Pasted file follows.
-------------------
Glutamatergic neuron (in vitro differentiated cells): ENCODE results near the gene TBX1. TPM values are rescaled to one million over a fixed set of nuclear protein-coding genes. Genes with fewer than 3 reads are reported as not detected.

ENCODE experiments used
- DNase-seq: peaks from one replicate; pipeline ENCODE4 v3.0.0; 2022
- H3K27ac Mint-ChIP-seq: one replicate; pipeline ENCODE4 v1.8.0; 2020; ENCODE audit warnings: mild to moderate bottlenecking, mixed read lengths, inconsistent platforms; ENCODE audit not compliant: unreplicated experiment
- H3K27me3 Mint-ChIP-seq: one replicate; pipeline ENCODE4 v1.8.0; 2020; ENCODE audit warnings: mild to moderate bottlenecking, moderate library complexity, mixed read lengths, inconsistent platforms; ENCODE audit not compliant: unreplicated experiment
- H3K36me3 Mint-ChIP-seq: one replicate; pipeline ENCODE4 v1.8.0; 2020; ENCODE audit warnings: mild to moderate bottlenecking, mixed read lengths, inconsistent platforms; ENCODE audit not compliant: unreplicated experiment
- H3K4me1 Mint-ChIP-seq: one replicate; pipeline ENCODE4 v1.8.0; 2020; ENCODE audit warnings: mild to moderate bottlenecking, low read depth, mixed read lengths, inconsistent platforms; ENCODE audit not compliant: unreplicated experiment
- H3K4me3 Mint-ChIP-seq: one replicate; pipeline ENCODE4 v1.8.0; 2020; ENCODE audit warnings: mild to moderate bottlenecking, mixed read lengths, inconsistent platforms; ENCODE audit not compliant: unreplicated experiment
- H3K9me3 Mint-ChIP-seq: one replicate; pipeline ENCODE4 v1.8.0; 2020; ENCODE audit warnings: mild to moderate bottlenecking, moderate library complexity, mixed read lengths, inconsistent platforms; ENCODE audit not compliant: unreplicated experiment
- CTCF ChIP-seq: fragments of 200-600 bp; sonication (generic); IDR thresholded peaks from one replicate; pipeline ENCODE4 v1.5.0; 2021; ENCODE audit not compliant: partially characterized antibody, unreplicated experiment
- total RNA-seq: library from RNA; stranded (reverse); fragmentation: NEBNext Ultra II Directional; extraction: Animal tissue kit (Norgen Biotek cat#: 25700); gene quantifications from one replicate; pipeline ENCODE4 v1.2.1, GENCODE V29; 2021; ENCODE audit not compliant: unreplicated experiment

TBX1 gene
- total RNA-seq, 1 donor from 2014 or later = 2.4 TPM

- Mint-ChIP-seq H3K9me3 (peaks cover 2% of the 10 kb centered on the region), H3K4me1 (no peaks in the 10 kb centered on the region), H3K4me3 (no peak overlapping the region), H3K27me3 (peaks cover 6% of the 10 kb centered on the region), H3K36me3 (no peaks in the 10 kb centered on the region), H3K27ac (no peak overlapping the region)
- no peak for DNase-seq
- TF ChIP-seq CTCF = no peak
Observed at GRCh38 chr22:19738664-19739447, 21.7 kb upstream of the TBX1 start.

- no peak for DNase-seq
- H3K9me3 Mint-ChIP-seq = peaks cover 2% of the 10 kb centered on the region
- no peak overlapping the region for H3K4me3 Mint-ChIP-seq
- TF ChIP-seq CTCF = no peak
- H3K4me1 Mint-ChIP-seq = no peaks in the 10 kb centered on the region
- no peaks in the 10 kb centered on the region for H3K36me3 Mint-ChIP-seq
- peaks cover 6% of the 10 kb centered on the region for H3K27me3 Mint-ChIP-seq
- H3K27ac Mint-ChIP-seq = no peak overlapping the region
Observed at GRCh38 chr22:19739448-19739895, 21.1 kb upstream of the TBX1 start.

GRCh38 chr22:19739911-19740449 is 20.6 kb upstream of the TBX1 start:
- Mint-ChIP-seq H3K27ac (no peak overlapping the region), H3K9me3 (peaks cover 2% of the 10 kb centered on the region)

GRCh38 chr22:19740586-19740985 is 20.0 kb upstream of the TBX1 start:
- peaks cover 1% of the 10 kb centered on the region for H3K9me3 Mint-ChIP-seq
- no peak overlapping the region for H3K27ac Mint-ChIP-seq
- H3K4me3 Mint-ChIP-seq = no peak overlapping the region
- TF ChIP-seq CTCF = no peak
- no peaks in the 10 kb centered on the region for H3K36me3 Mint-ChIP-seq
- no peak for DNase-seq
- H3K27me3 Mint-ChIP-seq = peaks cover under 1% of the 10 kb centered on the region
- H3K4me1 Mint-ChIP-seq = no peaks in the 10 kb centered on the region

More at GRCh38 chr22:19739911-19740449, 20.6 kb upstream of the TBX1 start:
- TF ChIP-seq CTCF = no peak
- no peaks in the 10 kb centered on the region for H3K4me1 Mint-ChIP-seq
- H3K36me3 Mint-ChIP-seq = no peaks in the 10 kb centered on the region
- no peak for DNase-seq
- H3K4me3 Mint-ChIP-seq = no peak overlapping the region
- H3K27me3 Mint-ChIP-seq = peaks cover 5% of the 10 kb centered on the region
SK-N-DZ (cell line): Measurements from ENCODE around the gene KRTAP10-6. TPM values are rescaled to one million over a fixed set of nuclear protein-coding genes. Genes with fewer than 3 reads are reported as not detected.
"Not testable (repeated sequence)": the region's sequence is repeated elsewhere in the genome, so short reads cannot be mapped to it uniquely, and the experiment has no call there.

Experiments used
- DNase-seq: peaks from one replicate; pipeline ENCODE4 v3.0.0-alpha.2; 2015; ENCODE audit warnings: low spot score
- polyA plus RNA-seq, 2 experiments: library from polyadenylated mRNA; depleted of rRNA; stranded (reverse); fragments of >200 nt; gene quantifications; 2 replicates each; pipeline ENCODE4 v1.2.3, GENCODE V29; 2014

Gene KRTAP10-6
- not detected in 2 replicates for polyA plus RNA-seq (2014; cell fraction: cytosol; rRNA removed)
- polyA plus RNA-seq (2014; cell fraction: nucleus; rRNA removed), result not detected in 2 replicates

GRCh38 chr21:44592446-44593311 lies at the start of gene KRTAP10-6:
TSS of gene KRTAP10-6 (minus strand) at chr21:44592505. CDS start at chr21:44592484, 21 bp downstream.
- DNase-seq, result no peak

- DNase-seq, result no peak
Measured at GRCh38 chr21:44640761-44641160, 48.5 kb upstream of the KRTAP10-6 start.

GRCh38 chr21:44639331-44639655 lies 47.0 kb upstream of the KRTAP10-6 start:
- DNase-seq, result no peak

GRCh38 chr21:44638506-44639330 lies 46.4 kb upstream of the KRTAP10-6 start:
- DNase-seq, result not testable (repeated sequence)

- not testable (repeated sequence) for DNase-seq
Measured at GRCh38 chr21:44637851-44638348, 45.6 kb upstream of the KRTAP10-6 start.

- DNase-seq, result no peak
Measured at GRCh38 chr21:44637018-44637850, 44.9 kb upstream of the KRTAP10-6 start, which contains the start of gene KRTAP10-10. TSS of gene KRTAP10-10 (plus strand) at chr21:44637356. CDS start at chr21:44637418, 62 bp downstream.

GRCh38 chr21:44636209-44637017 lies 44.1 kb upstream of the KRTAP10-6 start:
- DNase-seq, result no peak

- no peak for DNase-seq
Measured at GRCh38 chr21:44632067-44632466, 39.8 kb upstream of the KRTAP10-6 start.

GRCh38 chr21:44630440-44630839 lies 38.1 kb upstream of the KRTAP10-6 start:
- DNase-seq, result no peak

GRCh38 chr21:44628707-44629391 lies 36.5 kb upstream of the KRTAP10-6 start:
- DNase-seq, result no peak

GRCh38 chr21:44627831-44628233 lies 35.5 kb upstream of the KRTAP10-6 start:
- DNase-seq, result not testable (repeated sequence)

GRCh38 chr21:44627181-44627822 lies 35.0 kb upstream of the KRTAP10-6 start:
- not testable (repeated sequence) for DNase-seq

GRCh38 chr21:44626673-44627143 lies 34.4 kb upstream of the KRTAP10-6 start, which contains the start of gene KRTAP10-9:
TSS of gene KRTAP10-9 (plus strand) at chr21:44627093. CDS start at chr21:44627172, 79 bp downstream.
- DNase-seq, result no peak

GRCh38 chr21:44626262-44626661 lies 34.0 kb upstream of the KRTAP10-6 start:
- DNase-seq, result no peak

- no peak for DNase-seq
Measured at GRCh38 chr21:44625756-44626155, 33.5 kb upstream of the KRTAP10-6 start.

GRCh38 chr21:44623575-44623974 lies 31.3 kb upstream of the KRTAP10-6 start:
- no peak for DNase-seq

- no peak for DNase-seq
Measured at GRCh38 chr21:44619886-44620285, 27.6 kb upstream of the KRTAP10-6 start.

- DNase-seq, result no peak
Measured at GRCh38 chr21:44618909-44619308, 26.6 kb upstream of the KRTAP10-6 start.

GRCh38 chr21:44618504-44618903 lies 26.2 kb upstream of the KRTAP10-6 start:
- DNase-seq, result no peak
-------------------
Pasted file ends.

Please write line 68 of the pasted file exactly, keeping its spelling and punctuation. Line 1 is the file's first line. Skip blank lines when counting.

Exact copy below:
- no peak for DNase-seq